Morning After Pill: Facts

Morning After Pill: Facts

Sometimes sex can be unpredictable. The heat of passion can lead couples to ‘act’ before they think, and no one can predict the durability of a condom or whether it may split.

Fortunately, even when traditional forms of contraception such as condoms fail, there are still options available. Most notably, the morning after pill.

What is the morning after pill?

The morning after pill is a way of preventing unwanted pregnancy after unprotected sex. It is the most common form of emergency contraception, and is also known as the emergency contraceptive pill. There are two types of morning after pill.

Both these pills work by delaying or preventing ovulation (the release of an egg). The hormones contained in the pills can also affect the lining of the womb, making it harder for an egg to attach.

When can I use the morning after pill?

Women who have had unprotected sex but do not wish to become pregnant may consider taking the morning after pill. Alternatively, couples who have attempted to protect themselves from pregnancy but experienced a split or faulty condom may also consider this option.

The name ‘morning after pill’ can lead to some confusion, as neither brand of pill has to literally be taken the morning after unprotected sex to be effective.

  • Levonelle can be taken up to 72 hours (three days) after unprotected sex and still prevent pregnancy.
  • ellaOne can be taken up to 120 hours (five days) after unprotected sex and remain effective.


However, both Levonelle and ellaOne should be taken as soon as possible after unprotected sex. The sooner they are taken, the more likely they are to be effective.

How effective is the morning after pill?

No morning after pill is 100% effective. Research undertaken by the World Health Organisation on Levonelle found that:

  • when taken within 24 hours, it is 95% effective
  • when taken within 48 hours, it is 85% effective
  • when taken within 72 hours, it is 58% effective


EllaOne shows a similar level of effectiveness as Levonelle over the first 24 hours, and then continues to be effective for up to five days. If you are unsure which pill to take, you can talk to your GP or pharmacist.

Vomiting within a few hours of taking either pill could affect its ability to prevent pregnancy, as your body may not absorb the entire dose. If this occurs, you are advised to talk to your GP as you may need to take the pill again.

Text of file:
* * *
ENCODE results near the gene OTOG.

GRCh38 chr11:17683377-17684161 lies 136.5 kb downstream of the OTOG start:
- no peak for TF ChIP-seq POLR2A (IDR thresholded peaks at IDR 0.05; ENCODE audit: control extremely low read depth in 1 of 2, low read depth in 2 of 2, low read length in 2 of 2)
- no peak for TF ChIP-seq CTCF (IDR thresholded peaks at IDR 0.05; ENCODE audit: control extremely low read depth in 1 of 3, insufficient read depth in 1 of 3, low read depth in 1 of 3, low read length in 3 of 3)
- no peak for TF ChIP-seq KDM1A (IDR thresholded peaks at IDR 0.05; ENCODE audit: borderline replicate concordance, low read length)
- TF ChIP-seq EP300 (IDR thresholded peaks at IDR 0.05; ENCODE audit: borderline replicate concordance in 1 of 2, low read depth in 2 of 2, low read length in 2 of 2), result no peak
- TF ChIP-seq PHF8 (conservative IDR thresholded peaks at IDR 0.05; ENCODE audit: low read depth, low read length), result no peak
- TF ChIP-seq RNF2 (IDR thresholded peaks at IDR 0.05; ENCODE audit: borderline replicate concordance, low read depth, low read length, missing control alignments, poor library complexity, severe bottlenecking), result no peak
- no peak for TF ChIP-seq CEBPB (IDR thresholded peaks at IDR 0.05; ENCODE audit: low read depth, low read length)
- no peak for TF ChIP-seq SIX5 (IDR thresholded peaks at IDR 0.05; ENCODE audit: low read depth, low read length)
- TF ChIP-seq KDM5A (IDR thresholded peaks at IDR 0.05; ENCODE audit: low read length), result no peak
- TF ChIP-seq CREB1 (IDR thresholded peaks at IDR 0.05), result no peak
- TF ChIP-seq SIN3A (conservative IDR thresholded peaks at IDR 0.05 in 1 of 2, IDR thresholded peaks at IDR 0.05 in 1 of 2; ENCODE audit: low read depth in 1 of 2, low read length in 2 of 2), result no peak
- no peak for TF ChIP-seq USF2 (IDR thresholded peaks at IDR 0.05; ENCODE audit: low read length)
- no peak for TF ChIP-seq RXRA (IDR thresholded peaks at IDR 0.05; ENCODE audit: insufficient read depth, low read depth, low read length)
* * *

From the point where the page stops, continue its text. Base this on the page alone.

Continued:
What are the side effects of the morning after pill?

There are no serious side effects, but some women may experience:

  • stomach ache
  • nausea
  • tiredness
  • headache
  • irregular menstrual bleeding


Some women who take Levonelle or ellaOne find that their period comes earlier or later than usual, and if this happens there is normally nothing to worry about. However, if your period is more than seven days late, shorter, heavier or lighter than usual, or you experience any sudden or unusual pain in your lower abdomen, you should see a doctor immediately and take a pregnancy test.

Does the morning after pill cause an abortion?

No, the morning after pill does NOT cause any kind of abortion. Morning after pills primarily work by preventing or delaying ovulation and fertilisation in the first place.

Levonelle contains levonorgestrel, a synthetic version of the hormone progesterone, which prevents ovulation, and EllaOne contains ulipristal acetate which stops progesterone working normally, preventing or delaying ovulation. Both pills may also cause changes in the lining of your womb which make it difficult for an egg to implant.

Does the morning after pill affect fertility?

No, there is no evidence that taking the morning after pill, even multiple times, will affect your fertility in the future.

Does the morning after pill protect against STIs?

No, neither Levonelle nor ellaOne protect against sexually transmitted infections like chlamydia, gonorrhoea and herpes. If you think you may have picked up an STI, you should consider getting tested even if you don’t have any symptoms. Ask your doctor or local sexual health clinic about this.

What other forms of emergency contraception are there?

The Emergency Coil (IUCD) also prevents pregnancy after unprotected sex. It is more effective than the morning after pill (99% effective if fitted within five days), but you will have to visit your GP or local family planning clinic to get it fitted.

The IUCD is a T-shaped plastic and copper device which is inserted into the uterus where it works by preventing fertilisation and the egg from implanting in the womb. The IUCD can also be used as a form of long-term contraception. Once inserted, it can be left in place for 5-10 years